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What To Expect From The 2020 Democratic National Convention


Democrats kick off their nominating convention tomorrow night, and it's going to be an unusual one - no crowds, all virtual speeches from remote locations. So what can we expect, and how might the convention change the race? NPR senior political editor and correspondent Domenico Montanaro joins us now.

Hi, Domenico.


FADEL: So remind us first what this convention will look like.

MONTANARO: Well, you know, it was supposed to take place in person in Milwaukee before the coronavirus hit, it but now it's going to be a big TV production with a mix of live and pretaped segments with people all across the country. The speeches are going to be shorter than past years. There are going to be fewer speakers than in past years. And a Biden campaign official told me that in preparing for this, they looked at the few major TV events that have already taken place since the coronavirus swept the country.

Think about LeBron James' We Graduate Together (ph) event, the Global Citizen One World: Together At Home event that was done in coordination with the World Health Organization and the NFL draft. They said that they watched those things, they saw in some of them, they were all pretaped. In some, they were all live or parts of it being live. And they're going to have to do a mix of that, and it's going to be a complicated thing that they're going to be trying to pull off.

It's going to be four nights from 9 to 11 p.m. Eastern time, wrapping up on Thursday with Biden's official nomination, so we can finally stop calling him the presumptive nominee. And he'll be giving his acceptance speech from his home city of Wilmington, Del.

And part of that is to sort of show this difference in leadership between him and Trump to say that he's taking the coronavirus more seriously. We're going to have different themes each night meant to highlight that difference and show the vision for the future for the Biden-Harris ticket, healthy dose of Biden's biography and the roots of his empathy.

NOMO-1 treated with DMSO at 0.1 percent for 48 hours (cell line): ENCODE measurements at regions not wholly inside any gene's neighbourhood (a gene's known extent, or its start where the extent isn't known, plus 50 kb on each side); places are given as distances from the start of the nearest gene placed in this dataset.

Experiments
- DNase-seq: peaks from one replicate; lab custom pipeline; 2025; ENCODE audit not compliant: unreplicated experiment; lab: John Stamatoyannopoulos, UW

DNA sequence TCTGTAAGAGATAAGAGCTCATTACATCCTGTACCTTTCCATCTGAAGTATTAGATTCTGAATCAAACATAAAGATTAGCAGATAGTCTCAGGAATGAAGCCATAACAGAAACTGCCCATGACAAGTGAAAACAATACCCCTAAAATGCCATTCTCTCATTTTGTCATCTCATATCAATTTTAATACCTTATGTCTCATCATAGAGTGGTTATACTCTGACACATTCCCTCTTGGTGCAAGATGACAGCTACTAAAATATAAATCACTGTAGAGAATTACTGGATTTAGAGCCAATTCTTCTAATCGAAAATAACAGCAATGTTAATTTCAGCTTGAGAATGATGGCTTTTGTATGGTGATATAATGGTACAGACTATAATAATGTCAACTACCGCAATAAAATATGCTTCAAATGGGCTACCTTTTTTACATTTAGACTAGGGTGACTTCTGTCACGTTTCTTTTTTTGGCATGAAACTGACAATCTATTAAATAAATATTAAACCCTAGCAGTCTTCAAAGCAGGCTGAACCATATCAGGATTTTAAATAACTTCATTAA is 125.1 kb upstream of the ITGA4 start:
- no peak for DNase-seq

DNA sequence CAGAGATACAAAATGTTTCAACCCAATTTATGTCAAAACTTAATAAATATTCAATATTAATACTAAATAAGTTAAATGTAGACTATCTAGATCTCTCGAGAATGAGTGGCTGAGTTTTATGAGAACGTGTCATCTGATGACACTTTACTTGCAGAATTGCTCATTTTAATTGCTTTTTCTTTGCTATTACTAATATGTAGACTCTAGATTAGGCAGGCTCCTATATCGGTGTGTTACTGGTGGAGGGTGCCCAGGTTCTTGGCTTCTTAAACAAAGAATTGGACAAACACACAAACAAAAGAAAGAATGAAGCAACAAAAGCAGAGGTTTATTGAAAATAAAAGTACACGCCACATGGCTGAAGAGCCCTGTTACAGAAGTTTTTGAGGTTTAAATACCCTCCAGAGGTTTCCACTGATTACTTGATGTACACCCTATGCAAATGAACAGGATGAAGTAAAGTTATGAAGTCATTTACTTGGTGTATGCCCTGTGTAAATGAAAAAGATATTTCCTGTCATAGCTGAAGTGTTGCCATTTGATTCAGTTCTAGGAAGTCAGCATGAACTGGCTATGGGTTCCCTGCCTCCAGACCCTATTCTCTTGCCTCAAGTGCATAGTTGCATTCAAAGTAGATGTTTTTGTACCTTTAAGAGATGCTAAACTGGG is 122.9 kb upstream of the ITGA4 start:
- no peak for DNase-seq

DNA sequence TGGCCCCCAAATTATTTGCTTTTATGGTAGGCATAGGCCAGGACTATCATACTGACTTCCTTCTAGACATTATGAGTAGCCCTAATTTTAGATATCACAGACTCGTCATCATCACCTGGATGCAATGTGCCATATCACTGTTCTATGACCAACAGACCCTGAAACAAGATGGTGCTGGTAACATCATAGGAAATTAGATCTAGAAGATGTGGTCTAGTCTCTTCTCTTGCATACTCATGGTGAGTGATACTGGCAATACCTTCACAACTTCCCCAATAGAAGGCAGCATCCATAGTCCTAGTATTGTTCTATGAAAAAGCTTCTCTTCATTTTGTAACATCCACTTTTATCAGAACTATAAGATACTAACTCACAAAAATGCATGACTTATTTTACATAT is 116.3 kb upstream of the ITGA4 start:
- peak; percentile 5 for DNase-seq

FADEL: Now, the Biden ticket is set with Kamala Harris, his running mate. What does the Biden campaign hope to accomplish with this event?

MONTANARO: Well, I mean, politically, you know, Biden's ahead in the polls. You know, and Democratic strategists think with polarization being what it is that Biden might be at or near a ceiling. You know, he's been polling pretty consistently over the last several months at 50% or more. So the goal here at the end of the convention is to lock in those Biden supporters and appeal to new ones who might not be as fired up for Biden himself but who the campaign feels should be their voters.

Another big goal for the Biden campaign is to try to close this enthusiasm gap we're seeing for those who say they're fired up for this ticket rather than simply voting against President Trump - although that might very well be enough because those voters say they're pretty motivated. Polls, including ours, routinely say Trump and his supporters are more so voting for Trump rather than against Biden rather than, you know, Biden's folks saying that they're voting for him as opposed to against Trump.

FADEL: The lineup for speakers includes a lot of names you'd expect - the Obamas, the Clintons, Senator Elizabeth Warren. But there's a pair of speakers tomorrow night that's interesting - Vermont Senator Bernie Sanders and former Ohio Republican Governor John Kasich. Sanders was asked about this on "Meet The Press" today.


CHUCK TODD: How do you feel about sharing the stage with John Kasich?

BERNIE SANDERS: Look. John will do his thing. I will do my thing. I expect they'll be different-type speeches. But we are united.

TODD: That's...

SANDERS: We are united in the understanding that Trump has to be defeated, and Biden has to be elected.

FADEL: In the few seconds we have left, what's the reaction been to Kasich getting a speaking slot?

MONTANARO: Well, that's the whole thing - you know, some progressives are upset about it, but some people are holding their nose and saying, you know what? This has got to be a big tent, and the main goal is to get rid of President Trump. And Bernie Sanders said on a different program that then the work will start for progressive causes - after Joe Biden is elected.

FADEL: Domenico Montanaro.

Thank you.

MONTANARO: You're welcome. Transcript provided by NPR, Copyright NPR.

Domenico Montanaro is NPR's senior political editor/correspondent. Based in Washington, D.C., his work appears on air and online delivering analysis of the political climate in Washington and campaigns. He also helps edit political coverage.